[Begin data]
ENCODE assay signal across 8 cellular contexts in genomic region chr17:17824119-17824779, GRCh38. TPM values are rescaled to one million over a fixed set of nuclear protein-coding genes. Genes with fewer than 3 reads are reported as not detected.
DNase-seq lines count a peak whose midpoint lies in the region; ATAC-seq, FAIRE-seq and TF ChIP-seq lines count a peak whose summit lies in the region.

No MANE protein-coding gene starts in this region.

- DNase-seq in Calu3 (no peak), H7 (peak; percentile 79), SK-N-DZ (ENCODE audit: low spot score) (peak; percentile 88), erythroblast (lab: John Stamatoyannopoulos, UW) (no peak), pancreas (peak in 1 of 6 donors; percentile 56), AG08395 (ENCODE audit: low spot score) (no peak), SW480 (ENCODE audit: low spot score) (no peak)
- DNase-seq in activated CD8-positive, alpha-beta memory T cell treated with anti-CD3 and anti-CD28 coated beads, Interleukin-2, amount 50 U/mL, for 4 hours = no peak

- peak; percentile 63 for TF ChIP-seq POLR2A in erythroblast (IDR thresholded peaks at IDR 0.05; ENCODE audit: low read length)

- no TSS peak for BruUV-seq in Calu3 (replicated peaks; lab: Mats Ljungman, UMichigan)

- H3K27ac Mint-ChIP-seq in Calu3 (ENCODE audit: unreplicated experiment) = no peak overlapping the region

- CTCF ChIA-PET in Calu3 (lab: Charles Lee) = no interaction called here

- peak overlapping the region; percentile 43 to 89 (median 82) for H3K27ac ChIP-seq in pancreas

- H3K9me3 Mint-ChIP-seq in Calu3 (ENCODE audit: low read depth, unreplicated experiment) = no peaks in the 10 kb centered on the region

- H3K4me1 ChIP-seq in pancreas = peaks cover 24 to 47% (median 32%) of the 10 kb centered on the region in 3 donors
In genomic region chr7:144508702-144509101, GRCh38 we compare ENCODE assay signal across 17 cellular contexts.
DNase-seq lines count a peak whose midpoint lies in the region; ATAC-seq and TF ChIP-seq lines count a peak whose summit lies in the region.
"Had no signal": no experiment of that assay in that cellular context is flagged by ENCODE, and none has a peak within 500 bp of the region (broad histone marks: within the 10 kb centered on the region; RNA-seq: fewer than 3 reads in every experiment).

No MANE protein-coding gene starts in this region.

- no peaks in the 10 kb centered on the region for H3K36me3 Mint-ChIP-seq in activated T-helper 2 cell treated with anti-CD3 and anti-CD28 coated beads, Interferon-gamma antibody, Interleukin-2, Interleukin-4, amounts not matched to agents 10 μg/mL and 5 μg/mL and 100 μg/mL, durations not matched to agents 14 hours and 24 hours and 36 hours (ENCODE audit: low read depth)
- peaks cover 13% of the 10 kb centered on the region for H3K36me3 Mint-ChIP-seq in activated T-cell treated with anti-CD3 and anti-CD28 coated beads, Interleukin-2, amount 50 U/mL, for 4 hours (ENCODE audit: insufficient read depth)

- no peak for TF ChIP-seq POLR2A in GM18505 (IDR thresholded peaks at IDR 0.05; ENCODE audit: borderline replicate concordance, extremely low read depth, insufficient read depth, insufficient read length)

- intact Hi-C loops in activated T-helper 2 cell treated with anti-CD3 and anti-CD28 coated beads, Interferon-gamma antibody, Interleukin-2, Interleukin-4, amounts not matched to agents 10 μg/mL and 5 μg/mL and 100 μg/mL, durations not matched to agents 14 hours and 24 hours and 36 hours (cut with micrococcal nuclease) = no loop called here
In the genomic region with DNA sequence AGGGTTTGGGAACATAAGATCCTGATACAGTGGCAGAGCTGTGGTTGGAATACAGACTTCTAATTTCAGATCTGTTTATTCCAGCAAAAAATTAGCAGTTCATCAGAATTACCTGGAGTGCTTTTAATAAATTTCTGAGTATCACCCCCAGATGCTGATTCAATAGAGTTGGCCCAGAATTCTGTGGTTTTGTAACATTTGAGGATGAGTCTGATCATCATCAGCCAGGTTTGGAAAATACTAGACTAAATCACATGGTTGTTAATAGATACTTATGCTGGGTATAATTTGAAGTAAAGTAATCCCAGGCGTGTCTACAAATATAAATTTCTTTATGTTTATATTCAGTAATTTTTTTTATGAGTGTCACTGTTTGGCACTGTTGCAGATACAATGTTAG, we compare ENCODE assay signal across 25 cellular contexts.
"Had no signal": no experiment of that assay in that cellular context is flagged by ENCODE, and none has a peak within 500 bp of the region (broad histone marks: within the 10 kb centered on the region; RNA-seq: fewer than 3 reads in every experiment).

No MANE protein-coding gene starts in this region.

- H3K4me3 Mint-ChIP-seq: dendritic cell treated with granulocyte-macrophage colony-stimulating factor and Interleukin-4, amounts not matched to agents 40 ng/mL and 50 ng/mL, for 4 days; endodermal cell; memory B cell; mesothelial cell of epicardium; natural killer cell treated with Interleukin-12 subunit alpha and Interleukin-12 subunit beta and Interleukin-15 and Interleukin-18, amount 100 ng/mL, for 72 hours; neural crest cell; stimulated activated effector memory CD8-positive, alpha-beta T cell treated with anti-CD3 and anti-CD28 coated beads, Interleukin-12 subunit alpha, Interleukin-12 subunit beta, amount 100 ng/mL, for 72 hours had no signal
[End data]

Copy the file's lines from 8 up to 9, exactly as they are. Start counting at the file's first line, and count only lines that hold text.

- H3K27ac Mint-ChIP-seq in Calu3 (ENCODE audit: unreplicated experiment) = no peak overlapping the region

- CTCF ChIA-PET in Calu3 (lab: Charles Lee) = no interaction called here